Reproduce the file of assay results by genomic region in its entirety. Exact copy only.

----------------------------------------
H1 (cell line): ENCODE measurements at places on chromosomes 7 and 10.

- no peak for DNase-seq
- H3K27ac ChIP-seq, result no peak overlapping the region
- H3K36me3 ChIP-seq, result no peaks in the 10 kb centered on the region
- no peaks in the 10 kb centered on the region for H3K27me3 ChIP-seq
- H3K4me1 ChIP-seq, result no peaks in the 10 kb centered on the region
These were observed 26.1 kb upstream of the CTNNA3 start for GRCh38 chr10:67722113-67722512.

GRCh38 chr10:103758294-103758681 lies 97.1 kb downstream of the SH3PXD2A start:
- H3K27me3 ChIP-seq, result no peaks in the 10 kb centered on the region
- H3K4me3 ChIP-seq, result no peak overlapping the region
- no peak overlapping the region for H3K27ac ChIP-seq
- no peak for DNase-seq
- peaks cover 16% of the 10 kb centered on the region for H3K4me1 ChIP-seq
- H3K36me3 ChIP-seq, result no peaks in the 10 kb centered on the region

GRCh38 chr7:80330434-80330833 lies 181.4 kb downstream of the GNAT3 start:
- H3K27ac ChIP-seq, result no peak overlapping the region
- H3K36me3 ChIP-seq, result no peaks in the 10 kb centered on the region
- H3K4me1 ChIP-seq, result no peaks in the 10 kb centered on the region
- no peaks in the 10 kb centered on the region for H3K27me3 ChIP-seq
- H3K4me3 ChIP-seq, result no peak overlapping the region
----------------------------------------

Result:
H1 (cell line): ENCODE measurements at places on chromosomes 7 and 10.

- no peak for DNase-seq
- H3K27ac ChIP-seq, result no peak overlapping the region
- H3K36me3 ChIP-seq, result no peaks in the 10 kb centered on the region
- no peaks in the 10 kb centered on the region for H3K27me3 ChIP-seq
- H3K4me1 ChIP-seq, result no peaks in the 10 kb centered on the region
These were observed 26.1 kb upstream of the CTNNA3 start for GRCh38 chr10:67722113-67722512.

GRCh38 chr10:103758294-103758681 lies 97.1 kb downstream of the SH3PXD2A start:
- H3K27me3 ChIP-seq, result no peaks in the 10 kb centered on the region
- H3K4me3 ChIP-seq, result no peak overlapping the region
- no peak overlapping the region for H3K27ac ChIP-seq
- no peak for DNase-seq
- peaks cover 16% of the 10 kb centered on the region for H3K4me1 ChIP-seq
- H3K36me3 ChIP-seq, result no peaks in the 10 kb centered on the region

GRCh38 chr7:80330434-80330833 lies 181.4 kb downstream of the GNAT3 start:
- H3K27ac ChIP-seq, result no peak overlapping the region
- H3K36me3 ChIP-seq, result no peaks in the 10 kb centered on the region
- H3K4me1 ChIP-seq, result no peaks in the 10 kb centered on the region
- no peaks in the 10 kb centered on the region for H3K27me3 ChIP-seq
- H3K4me3 ChIP-seq, result no peak overlapping the region